The question now is how PKR is going to “treat” PAS, now that the Islamist party has made it clear that it does not want to have anything to do with the DAP and Amanah.
Senior lecturer at Universiti Teknologi MARA’s Dungun campus in Terengganu Che Hamdan Che Mohd Razali said although PKR may find itself in an uncomfortable position, its decision to become part of PH was “a bold one”.
“It even allowed former PAS leader and MP for Tumpat Datuk Kamaruddin Jaafar to cross over to PKR. Such a thing should not have happened at all if you look at it from the angle of political consensus (between PKR and PAS).
“The PKR leadership’s open support of Amanah also appears to show that it is sidelining PAS,” he told Bernama.
On Tuesday, PAS Deputy President Datuk Tuan Ibrahim Tuan Man said in the party’s official website that PKR still remained a partner in Pakatan Rakyat. PAS, however, would not cooperate with either the DAP or Amanah, he added.
PAS Secretary General Datuk Takiyudin had also confirmed the party’s political cooperation with PKR, pointing out that it was a decision made by PAS at its muktamar in June.
Che Hamdan said while PKR has given some clear signals that it needed the support of PAS, it also wanted to be part of a multi-party opposition coalition in order to realise its ambitions.
WILL THE NEW PACT SURVIVE?
Several political analysts have in the past predicted that Pakatan Rakyat may face the same fate as BA and APU. Does Pakatan Harapan have any chance of surviving in this nation’s political arena?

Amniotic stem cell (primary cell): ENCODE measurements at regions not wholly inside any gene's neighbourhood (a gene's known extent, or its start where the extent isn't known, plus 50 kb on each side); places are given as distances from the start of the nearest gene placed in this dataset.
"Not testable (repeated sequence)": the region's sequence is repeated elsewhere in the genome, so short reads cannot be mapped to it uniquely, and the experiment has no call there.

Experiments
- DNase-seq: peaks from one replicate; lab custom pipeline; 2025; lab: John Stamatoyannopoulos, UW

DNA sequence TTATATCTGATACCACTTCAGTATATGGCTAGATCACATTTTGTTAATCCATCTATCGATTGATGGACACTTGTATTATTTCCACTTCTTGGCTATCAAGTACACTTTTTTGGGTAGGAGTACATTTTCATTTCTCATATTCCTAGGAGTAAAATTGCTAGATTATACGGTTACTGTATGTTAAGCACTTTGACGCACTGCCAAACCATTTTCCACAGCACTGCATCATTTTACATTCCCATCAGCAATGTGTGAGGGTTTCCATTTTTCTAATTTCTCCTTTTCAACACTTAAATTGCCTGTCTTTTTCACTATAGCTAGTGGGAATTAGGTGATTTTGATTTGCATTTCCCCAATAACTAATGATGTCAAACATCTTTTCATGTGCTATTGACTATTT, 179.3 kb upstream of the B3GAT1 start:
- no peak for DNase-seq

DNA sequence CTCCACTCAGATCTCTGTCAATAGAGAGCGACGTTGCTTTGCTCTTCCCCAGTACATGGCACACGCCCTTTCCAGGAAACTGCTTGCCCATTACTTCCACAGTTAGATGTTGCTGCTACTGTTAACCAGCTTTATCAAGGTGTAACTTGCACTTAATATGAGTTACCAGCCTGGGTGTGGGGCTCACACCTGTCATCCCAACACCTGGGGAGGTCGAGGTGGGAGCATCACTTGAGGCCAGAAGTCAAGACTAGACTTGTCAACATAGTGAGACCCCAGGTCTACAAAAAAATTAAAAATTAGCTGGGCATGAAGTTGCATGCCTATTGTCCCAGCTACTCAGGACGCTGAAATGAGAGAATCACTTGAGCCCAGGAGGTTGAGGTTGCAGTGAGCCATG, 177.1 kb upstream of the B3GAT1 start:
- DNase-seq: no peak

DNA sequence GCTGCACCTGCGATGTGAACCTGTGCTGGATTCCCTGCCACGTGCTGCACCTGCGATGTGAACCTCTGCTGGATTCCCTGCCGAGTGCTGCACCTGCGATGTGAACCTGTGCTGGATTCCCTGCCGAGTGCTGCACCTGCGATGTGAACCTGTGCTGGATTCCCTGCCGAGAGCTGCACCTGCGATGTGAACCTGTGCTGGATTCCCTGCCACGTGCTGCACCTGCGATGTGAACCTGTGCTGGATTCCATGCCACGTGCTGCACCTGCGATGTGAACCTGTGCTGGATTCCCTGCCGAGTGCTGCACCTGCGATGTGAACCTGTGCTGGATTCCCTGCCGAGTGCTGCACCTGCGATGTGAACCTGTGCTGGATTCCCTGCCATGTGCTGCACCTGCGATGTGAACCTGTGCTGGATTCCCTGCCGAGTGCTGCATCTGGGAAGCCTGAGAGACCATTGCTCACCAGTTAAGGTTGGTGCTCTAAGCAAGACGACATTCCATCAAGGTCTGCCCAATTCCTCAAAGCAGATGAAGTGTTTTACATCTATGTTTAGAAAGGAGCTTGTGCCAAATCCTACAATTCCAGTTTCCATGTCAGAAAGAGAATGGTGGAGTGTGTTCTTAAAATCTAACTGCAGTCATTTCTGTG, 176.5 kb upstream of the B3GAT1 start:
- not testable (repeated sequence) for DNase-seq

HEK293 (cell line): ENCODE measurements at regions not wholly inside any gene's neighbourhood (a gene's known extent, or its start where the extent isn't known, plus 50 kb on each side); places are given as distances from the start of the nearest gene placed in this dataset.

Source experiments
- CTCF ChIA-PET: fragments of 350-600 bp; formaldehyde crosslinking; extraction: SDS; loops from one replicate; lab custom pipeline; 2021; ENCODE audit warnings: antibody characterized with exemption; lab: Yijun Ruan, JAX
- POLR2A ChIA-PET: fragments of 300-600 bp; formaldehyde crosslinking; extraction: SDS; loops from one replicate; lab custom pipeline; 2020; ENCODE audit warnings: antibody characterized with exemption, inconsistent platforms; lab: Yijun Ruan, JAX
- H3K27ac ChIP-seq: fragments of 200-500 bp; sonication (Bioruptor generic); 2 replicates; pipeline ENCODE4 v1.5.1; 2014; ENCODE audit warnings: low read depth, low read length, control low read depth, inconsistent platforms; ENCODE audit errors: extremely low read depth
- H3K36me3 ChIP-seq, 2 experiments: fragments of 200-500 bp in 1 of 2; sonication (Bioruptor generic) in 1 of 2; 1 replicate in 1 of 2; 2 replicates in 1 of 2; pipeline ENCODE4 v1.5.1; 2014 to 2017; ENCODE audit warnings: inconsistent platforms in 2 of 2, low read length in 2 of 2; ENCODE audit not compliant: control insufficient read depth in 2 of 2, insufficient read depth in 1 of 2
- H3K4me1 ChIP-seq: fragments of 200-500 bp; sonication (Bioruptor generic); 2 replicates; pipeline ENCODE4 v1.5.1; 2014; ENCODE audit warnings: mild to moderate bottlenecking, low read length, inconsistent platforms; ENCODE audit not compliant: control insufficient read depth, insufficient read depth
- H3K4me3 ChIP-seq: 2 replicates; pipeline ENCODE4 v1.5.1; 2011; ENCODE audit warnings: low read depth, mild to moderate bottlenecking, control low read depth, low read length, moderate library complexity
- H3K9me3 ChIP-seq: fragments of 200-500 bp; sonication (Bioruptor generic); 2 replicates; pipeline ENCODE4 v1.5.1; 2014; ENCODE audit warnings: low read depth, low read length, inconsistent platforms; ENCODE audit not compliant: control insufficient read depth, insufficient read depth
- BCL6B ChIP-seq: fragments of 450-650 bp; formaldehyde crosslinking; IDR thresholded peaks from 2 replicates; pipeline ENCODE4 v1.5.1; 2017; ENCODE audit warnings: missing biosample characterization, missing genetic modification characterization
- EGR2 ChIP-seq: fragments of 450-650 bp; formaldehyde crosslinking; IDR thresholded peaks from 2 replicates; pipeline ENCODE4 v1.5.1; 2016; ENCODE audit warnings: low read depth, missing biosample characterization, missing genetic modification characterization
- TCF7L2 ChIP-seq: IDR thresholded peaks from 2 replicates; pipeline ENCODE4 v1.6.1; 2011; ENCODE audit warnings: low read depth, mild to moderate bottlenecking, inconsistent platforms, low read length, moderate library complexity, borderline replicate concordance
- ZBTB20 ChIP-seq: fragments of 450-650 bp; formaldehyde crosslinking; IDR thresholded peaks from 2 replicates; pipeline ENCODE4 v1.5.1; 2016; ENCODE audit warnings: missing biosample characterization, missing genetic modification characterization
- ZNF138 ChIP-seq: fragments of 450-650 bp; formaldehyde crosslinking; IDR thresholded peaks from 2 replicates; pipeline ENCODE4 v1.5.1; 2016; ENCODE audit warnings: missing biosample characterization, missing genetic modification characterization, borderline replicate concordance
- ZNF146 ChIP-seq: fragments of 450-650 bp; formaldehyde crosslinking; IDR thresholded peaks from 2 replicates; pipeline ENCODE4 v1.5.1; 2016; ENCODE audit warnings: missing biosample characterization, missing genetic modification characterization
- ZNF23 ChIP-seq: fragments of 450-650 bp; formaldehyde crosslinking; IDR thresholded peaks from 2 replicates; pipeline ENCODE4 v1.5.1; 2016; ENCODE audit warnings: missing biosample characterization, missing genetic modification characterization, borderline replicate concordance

A lecturer with Universiti Putra Malaysia’s Department of Government and Civilisation Studies Asso Prof Mohd Izani Mohd Zain said like PR, the new pact too was a loosely-formed coalition unlike the Barisan Nasional (BN).
“Unless it is structured properly, Pakatan Harapan may disintegrate easily. This is why PKR has to make a firm stand on its relationship with PAS,” he told Bernama.
Che Hamdan, meanwhile, said he was still trying to figure out if PR still existed.
“In the eyes of DAP and Amanah, PR is no more but for PAS, the coalition still exists. In fact, the composition of the Selangor government shows that PR exists.
“In the context of the latest developments, the opposition leadership is trying to regain public support by forming Pakatan Harapan to allow DAP and Amanah to work with PKR.
“Like what had happened during the APU and Gagasan Rakyat era, history is repeating with two opposition pacts in place,” he said.
AMANAH SUCCEEDS IN CAUSING SPLIT IN PAS
According to Che Hamdan, one clear takeaway from the political developments was that Amanah, under the helm of Mohamad Sabu, had succeeded in creating a split in PAS, in terms of support from members.